What you need to know
Despite warnings yesterday, Hong Kong's new generation of lawmakers are causing trouble on their first day in parliament.
Several of the newest additions to Hong Kong’s parliament have immediately snubbed tradition while swearing in to the Legislative Council.
Sixtus "Baggio" Leung Chung-hang (梁頌恆), is convenor of Youngspiration, and one of a group of young anti-China legislators who swept into the Legislative Council in last month’s election.
Taking his oath today, Leung, 30, spoke in English and wore a cape with the writing, “Hong Kong is not China.”
Before reading the official his oath, Leung said, “I would like to declare that, as a member of the Legislative Council, I shall pay earnest efforts in keeping guard over interests of the Hong Kong nation.”
Leung is considered part of Hong Kong’s "localist" movement, and won a seat in the New Territories East area after the candidacy of pro-independence advocate Edward Leung Tin-kei (梁天琦) was ruled unlawful.
He was followed minutes later by fellow Youngspiration member and localist Yau Wai-ching (游蕙禎). Yau laid the same cape next to the speaker’s lectern and also spoke in English. Yau, 25, is the youngest woman in Hong Kong’s parliament after winning a seat as a member for Kowloon West. In taking the oath today, she swore at several points when referring to China.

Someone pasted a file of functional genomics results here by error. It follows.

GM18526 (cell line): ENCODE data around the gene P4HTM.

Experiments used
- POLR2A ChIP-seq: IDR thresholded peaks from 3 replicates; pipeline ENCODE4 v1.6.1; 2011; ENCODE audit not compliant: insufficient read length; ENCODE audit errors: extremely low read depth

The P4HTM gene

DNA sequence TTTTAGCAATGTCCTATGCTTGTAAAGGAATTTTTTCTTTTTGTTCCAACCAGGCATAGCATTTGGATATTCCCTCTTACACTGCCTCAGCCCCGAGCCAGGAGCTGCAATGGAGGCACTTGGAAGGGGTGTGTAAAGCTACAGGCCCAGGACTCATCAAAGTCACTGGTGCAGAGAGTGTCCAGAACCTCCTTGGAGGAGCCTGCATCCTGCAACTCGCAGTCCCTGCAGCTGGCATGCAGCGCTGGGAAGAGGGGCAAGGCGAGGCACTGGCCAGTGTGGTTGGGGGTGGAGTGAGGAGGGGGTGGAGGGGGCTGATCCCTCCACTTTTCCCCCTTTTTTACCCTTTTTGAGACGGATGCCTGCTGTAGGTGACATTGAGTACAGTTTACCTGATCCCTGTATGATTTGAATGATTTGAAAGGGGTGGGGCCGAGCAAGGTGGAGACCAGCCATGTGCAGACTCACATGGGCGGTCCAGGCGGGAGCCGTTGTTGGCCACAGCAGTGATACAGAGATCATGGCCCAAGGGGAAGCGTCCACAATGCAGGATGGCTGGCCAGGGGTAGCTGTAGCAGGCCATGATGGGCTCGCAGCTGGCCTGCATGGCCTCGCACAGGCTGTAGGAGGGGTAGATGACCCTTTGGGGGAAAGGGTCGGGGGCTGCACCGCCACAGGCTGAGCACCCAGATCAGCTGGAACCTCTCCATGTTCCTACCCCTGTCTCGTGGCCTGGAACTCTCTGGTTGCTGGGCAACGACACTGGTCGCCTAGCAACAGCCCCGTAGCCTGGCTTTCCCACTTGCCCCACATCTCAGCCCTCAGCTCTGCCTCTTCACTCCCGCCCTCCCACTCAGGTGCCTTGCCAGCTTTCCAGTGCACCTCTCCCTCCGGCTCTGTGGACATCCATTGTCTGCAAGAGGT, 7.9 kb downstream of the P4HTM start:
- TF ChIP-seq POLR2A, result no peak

Demosistō leader Nathan Law (羅冠聰), was another of the new generation of parliamentarians to take oath today. And Law, 23, using both Cantonese and English, also broke from script.
“You can chain me, you can torture me, you can even destroy this body, but you will never imprison my mind,” Law said.
Yesterday, the Hong Kong government warned the new members that oaths must be taken in a “manner and form that is lawful.” That included swearing to uphold the Basic Law [Hong Kong’s constitutional document] and swearing allegiance to the Hong Kong Special Administrative Region of the People's Republic of China.
The government said that if a member swears his or her oath in “a manner or form” that was inconsistent with the rules, it would be “unlawful.”
“The ordinance provides that any person who declines or neglects to take an oath duly requested which they are required to take shall vacate office or be disqualified from entering on it,” the government said.
In taking his oath, long-time pro-democracy politician “Long-Hair” Leung Kwok-hung (梁國雄) carried a yellow umbrella, a symbol of the 2014 Umbrella Revolution and occupy movement.
First Editor: Olivia Yang
Second Editor: J. Michael Cole